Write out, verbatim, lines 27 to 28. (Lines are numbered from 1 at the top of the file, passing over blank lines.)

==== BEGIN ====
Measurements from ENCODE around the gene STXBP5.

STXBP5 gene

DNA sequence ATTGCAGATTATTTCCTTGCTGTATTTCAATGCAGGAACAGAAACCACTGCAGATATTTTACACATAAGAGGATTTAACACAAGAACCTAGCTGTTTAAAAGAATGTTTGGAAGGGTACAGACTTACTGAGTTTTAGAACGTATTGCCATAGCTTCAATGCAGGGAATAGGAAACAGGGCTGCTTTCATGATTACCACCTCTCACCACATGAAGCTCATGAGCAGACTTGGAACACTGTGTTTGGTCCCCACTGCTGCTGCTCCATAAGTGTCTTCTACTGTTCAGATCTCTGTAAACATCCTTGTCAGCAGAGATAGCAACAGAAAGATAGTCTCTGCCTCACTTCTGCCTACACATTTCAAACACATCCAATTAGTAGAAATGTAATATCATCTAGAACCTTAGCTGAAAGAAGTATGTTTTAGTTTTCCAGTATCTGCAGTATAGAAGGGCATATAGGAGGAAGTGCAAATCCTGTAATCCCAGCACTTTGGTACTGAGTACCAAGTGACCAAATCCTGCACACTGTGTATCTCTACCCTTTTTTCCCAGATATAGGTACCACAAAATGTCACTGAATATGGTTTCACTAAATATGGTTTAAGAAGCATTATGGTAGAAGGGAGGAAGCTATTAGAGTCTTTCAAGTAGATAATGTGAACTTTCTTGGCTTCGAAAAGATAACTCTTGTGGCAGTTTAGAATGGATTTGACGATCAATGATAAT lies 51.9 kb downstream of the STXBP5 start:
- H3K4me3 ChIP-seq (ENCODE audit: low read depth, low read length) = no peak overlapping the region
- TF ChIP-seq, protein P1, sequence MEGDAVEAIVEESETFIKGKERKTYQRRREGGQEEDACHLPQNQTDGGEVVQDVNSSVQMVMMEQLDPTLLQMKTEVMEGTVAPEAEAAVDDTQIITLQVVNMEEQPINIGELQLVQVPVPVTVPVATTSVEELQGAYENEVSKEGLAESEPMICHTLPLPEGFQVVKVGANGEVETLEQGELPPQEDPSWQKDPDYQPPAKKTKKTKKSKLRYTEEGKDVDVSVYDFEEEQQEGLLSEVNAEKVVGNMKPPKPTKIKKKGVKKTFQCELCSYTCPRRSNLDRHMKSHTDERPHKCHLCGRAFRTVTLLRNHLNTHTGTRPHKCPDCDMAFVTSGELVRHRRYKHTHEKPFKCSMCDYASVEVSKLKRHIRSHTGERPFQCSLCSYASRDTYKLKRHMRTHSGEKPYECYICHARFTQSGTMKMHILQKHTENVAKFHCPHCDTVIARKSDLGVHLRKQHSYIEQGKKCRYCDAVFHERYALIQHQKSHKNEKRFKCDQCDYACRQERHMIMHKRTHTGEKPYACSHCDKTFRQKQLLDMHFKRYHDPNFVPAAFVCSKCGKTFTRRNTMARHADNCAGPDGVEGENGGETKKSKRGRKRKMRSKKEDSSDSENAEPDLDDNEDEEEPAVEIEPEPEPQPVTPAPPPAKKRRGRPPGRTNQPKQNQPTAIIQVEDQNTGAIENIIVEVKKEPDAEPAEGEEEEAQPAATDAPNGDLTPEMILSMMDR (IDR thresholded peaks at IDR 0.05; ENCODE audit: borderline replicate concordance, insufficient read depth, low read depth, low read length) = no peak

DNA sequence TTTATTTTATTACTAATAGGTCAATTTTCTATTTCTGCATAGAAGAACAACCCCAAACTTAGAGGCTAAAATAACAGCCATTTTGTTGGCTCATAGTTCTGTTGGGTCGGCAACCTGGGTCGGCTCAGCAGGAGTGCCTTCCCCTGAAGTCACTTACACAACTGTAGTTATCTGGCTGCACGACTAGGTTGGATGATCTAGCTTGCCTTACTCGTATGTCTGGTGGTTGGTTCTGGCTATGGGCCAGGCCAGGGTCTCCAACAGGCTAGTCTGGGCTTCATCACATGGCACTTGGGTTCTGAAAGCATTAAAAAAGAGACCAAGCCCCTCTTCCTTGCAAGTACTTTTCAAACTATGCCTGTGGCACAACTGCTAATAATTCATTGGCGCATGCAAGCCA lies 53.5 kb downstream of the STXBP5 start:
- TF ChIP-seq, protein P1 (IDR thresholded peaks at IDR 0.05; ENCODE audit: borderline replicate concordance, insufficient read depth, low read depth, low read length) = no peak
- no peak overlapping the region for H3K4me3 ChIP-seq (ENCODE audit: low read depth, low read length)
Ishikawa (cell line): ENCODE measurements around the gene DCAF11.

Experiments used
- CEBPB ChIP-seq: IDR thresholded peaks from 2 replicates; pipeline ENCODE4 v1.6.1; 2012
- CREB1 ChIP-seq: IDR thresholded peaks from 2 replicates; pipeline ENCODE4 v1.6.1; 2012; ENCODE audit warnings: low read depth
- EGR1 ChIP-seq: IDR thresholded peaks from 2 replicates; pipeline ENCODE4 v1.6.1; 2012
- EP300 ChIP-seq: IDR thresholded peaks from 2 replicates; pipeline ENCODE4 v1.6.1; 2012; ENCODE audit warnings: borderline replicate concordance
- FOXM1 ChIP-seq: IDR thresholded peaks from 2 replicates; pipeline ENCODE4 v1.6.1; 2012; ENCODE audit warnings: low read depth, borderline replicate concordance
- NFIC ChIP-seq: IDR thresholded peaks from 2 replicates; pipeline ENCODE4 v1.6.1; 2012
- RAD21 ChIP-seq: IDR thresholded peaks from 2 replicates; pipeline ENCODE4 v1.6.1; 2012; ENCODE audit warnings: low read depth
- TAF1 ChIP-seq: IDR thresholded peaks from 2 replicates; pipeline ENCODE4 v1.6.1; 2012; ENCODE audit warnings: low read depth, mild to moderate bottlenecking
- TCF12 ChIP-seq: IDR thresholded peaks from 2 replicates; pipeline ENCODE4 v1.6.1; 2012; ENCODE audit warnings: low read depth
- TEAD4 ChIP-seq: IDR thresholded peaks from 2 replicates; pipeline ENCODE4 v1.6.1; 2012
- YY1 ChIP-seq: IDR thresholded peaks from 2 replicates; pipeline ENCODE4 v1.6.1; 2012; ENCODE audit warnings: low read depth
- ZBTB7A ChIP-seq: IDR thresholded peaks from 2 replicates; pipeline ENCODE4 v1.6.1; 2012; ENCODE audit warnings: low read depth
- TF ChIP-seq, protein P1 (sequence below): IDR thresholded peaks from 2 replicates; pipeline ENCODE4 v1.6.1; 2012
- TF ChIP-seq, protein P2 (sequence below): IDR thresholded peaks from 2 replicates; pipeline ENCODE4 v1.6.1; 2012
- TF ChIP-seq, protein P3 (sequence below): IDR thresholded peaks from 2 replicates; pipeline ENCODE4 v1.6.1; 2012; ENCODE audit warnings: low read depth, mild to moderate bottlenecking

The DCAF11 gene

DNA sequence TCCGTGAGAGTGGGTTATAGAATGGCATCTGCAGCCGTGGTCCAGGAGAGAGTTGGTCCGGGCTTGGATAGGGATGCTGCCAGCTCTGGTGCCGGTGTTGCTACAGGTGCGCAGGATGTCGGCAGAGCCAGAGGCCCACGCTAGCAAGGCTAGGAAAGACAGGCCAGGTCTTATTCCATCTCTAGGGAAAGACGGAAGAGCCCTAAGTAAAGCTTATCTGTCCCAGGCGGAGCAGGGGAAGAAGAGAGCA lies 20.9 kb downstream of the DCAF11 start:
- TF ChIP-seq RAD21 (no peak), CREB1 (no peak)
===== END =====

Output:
DNA sequence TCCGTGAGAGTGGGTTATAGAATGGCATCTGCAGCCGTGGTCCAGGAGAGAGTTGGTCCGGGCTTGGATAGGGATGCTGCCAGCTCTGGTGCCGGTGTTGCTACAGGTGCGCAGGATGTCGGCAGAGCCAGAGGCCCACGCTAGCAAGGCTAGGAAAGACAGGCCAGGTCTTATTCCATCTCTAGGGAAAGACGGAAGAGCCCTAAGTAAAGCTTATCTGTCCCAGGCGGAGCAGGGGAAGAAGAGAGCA lies 20.9 kb downstream of the DCAF11 start:
- TF ChIP-seq RAD21 (no peak), CREB1 (no peak)